There’s a time to be serious and a time to play, and that’s as true for teachers as it is for kids. Some of each faculty meeting should be devoted to eliciting smiles and warmth: asking people to talk to someone or share a success story, opening a big bag of cookies or M&M’s, or telling a story sure to result in a laugh or a groan. The tactic doesn’t matter. What matters is that the meetings are enjoyable and everyone looks forward to attending them. Congeniality is the base of collegiality. Faculty meetings are a time to develop a sense of teamwork, to remind everyone that we’re all in this together.
Schools need to remember to apply the same principles to adult learning that they do to student learning. The chances for success are best when the learner is motivated and engaged, and when the lessons are appropriate for the individual. It’s much more difficult to engage learners who are simply observers, so it’s important to get everyone involved.
I began one faculty meeting by asking teachers to define “joyful learning.” “It’s in our mission statement,” I reminded them, “but what does it mean to you, and how do you pursue it in your classroom?” They were given a few minutes to reflect on this, and then met in groups to share their thoughts. The number and variety of such questions administrators could pose at faculty meetings are endless.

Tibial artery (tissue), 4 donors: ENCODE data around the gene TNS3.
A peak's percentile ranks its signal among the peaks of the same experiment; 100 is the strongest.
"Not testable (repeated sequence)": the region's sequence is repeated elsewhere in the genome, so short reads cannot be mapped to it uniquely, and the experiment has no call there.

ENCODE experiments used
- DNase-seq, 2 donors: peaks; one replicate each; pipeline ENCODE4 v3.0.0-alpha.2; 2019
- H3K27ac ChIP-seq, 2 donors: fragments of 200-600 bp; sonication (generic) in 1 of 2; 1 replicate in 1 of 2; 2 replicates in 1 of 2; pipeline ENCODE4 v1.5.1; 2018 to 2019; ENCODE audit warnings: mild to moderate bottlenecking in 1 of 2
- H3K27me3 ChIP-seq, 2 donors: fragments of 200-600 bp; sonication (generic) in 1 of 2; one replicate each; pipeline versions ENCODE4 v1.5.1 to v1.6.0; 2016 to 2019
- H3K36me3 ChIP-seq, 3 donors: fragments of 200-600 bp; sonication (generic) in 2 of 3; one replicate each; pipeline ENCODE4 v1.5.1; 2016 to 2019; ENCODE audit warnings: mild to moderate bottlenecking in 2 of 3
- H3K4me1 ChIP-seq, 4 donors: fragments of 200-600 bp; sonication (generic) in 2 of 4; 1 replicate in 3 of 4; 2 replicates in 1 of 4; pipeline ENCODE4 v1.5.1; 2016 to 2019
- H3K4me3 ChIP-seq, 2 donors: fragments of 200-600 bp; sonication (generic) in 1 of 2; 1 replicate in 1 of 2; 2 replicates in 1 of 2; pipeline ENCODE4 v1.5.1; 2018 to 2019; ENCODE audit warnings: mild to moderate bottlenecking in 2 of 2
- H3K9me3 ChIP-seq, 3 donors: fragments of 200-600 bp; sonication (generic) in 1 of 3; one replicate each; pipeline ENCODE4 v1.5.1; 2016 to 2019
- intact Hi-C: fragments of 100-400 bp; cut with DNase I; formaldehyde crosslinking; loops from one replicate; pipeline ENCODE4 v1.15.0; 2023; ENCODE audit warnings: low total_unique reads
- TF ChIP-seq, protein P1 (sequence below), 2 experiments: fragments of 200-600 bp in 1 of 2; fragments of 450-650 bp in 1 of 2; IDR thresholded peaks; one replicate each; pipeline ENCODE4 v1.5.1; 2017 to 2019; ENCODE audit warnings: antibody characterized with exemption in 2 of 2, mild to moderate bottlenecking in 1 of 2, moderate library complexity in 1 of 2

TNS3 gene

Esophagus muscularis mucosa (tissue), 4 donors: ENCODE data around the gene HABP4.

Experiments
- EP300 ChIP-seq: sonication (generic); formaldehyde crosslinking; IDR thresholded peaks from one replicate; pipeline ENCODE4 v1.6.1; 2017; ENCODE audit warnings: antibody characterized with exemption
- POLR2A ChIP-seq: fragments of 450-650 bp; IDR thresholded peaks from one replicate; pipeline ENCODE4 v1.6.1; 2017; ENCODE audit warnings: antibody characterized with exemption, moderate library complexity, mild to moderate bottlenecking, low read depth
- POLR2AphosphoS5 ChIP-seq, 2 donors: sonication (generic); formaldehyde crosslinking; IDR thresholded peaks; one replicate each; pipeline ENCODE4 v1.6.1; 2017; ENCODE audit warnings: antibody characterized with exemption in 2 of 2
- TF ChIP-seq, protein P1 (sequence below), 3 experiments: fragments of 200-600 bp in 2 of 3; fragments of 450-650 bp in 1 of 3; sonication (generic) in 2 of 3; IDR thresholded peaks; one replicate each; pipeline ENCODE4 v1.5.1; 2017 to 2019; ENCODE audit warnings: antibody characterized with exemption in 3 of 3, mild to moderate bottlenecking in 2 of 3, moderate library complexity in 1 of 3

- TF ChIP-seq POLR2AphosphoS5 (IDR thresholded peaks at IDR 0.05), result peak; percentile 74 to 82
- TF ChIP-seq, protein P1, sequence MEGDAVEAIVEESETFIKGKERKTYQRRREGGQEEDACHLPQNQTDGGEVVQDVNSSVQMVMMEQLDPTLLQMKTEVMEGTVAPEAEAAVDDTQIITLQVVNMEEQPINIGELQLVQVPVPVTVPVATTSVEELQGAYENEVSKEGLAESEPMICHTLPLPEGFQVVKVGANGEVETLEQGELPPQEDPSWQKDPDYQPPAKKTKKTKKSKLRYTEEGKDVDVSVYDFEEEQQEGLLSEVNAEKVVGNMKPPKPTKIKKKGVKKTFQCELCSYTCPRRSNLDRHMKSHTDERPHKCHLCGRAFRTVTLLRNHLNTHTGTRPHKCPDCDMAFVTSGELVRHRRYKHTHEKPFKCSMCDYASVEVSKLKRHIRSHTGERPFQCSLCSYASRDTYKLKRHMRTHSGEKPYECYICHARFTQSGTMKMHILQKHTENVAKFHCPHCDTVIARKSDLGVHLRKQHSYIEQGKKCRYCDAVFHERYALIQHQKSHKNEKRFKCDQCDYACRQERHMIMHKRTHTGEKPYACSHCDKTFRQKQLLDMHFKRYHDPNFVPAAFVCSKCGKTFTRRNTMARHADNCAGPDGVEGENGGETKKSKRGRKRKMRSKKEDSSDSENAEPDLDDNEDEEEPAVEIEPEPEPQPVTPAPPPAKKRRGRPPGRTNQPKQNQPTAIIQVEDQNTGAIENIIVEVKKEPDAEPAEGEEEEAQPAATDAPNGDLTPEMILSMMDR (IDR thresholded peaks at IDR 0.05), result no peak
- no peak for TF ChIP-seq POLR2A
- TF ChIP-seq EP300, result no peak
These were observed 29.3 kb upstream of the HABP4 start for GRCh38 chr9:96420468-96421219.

Schools also should consider holding faculty meetings in various places. Teachers could host meetings and share a bit about what happens in their own space. Or perhaps a meeting could be held outside of school. Sometimes a different setting can help create a different tone.
In a good school, everyone grows, and faculty meetings are opportunities to facilitate that growth. They are a venue for learning and teamwork. They’re a chance to build school culture, to remind everyone that we work hard and enjoy one another. And they can, just maybe, become a fixture of school life so valuable that people are disappointed when they are canceled.
A version of this article appeared in the December 02, 2009 edition of Education Week as What If Faculty Meetings Were Voluntary?